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After anarchy in the US, reimagining the middle ground

Governments have to learn how to engage with those who did not vote for them. Citizens have to learn how to converse amidst ideological divisions
What other, newer democracies find relatively easy — conducting an election, the counting of votes, the peaceful transition of power — seems to have befuddled the US. There can be and must not be any normalisation of gross prejudice or violence(AP)
Updated on Jan 08, 2021 07:53 PM IST

Indians are not the only ones claiming gloating rights over the anarchist violence in America. From Turkey to Zimbabwe, this is the world’s schadenfreude moment — a sort of payback for the countless times America has lectured the world on democracy.

As Dr Faheem Younus, a Covid-19 expert, known for his people-friendly interventions, wryly tweeted, “This is why I had left Pakistan.”

What other, newer democracies find relatively easy — conducting an election, the counting of votes, the peaceful transition of power — seems to have befuddled the United States (US).

That said, once we are done making the barbs, the jokes and the asides — as well as the earned right to call out systemic hypocrisy and humbug — it might be instructive to look at the takeaways for the rest of us.

For starters, America may have flunked the easier questions in the democracy exam paper, but its institutions — judiciary, media, Congress — continued to push back and remain independent, when most needed. The US has been like the kid at school who couldn’t do basic math but was eccentrically brilliant at quantum physics or game theory.


You can argue, and correctly so, that the spate of Republicans who have so suddenly developed a distaste for Donald Trump enabled him and the mob violence at Capitol Hill to begin with. Absolutely. But they remained alive to the larger notion of an American nationhood and the values that spring from that idea. Equally, I cannot think of a single other country in the world, where Twitter and Facebook, however belatedly, would have been able to lock out the most powerful man in the country, even if he was on his way out.

But as Joe Biden gets ready to take office, ironically more empowered by this moment than otherwise, the real challenge before him is how he intends to be a president, also for the 71 million-plus citizens who voted for a hate-monger.

The rise of Right-wing populism globally has divided not just countries, but families. It has broken relationships and torn apart friendships. It has created social media discord and abuse, and led to unprecedented name-calling. Trump is gone, but as KC Singh, a veteran diplomat, told me, “Trumpism is alive.”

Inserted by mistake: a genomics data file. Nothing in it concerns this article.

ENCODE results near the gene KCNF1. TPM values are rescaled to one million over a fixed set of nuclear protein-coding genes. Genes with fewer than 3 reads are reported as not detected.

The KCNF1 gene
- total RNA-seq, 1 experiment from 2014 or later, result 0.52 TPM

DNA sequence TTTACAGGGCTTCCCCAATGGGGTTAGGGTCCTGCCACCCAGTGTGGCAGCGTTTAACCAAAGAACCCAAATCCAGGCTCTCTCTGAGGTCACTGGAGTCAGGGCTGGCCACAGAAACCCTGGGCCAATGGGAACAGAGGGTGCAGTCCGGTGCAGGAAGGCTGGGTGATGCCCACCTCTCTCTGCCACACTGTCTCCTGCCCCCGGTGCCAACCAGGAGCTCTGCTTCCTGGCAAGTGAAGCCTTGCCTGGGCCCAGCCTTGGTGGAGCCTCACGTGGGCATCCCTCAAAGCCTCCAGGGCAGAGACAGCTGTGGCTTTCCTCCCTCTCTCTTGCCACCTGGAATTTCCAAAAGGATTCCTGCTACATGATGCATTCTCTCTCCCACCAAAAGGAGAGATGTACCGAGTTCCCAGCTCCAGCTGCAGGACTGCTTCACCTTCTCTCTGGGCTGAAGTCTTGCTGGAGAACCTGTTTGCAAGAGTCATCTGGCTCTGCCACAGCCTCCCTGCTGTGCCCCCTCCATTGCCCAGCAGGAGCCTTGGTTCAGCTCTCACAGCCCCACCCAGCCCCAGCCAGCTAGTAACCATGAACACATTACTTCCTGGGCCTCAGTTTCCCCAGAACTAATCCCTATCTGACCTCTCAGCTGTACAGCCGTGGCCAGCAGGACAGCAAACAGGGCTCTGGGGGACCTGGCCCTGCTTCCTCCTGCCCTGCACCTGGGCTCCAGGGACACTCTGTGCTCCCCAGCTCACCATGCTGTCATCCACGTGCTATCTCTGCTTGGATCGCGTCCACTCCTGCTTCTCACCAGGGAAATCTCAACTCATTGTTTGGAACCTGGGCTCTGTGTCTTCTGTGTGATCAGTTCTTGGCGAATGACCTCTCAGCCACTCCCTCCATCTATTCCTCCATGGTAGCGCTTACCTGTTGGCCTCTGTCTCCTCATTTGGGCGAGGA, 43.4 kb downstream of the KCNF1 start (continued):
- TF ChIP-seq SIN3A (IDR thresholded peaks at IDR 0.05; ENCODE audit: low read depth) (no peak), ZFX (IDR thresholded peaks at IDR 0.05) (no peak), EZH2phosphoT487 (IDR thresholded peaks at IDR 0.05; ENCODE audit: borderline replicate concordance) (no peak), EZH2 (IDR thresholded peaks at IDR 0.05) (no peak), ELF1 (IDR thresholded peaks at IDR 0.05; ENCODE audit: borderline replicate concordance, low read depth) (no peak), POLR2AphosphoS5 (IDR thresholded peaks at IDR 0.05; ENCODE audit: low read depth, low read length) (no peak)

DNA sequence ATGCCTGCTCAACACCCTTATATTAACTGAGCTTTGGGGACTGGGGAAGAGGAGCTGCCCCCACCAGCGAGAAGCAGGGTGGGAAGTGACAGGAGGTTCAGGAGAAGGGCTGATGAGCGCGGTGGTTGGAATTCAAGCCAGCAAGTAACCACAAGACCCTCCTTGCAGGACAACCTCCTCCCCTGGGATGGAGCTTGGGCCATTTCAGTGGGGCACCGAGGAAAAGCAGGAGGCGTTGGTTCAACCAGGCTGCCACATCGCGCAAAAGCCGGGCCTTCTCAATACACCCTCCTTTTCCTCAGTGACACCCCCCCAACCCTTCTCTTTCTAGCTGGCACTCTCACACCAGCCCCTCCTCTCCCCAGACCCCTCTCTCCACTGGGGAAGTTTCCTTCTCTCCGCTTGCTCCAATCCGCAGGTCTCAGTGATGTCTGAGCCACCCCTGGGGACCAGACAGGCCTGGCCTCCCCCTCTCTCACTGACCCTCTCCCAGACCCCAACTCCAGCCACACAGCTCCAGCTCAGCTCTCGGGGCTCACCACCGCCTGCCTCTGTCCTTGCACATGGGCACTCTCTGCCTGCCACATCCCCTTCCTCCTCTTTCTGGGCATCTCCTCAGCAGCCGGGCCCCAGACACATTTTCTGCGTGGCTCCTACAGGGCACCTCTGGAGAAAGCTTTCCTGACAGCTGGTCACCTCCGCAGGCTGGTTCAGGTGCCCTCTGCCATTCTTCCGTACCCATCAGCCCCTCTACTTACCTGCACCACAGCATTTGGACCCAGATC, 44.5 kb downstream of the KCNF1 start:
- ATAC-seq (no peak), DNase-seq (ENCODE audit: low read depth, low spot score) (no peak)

This polarisation, and inability to converse across the ideological divide, is not specific to America. This Right vs Left fault line has been drawn through all of our nations. In India too, your political choice has come to define all of you. And if you fail the ideological purity test of one or the other side, you are immediately branded a traitor. In India, for instance, anyone who is not Arundhati Roy or Arnab Goswami — speaking metaphorically in both cases — is seen to be a sell-out by critics.

The appalling, ugly insurrection at Capitol Hill leaves the world with some of these questions to grapple. There can be and must not be any normalisation of gross prejudice or violence. To even call the rioters “protesters”, as so much of the media was doing initially, is plain wrong. Much like, here in India, we use phrases such as cow vigilantes for those who have killed in the name of meat, and “love jihad” as if it is a normal, entirely acceptable phrase, and not a political construct.

That said, one has to face the fact that not everyone who voted for Trump could be placed in the “basket of deplorables” as Hillary Clinton once did. Rahul Gandhi, recently, made the same fatal error when he conflated his attack on the Modi government with those who voted it to power.

There have to be red lines drawn, and non-negotiables established. And these must conform to the Constitution. But the challenge for any government that wins elections in an age of polarisation is how much it engages with those who did not vote for it. And the challenge for all of us, no matter which part of the world we are in, is how we handle our ideological differences.

So many American friends I know, especially younger Americans, thought there was no fundamental difference between Biden, seen to be an establishmentarian, and Trump. They were seen to be variations on a spectrum. The Capitol Hill eruption seals the debate on that. In the aftermath of the Trump exit, Biden, reviled so often as a centrist, or before him, Obama, never seen to be Left enough for the Left, are today living illustrations of the fact that progressives often make enemies of each other, instead of the hardline hate-mongers.

In a world so bitterly divided, that much-maligned word — middle ground — will have to be reimagined. Therein lies our collective future.

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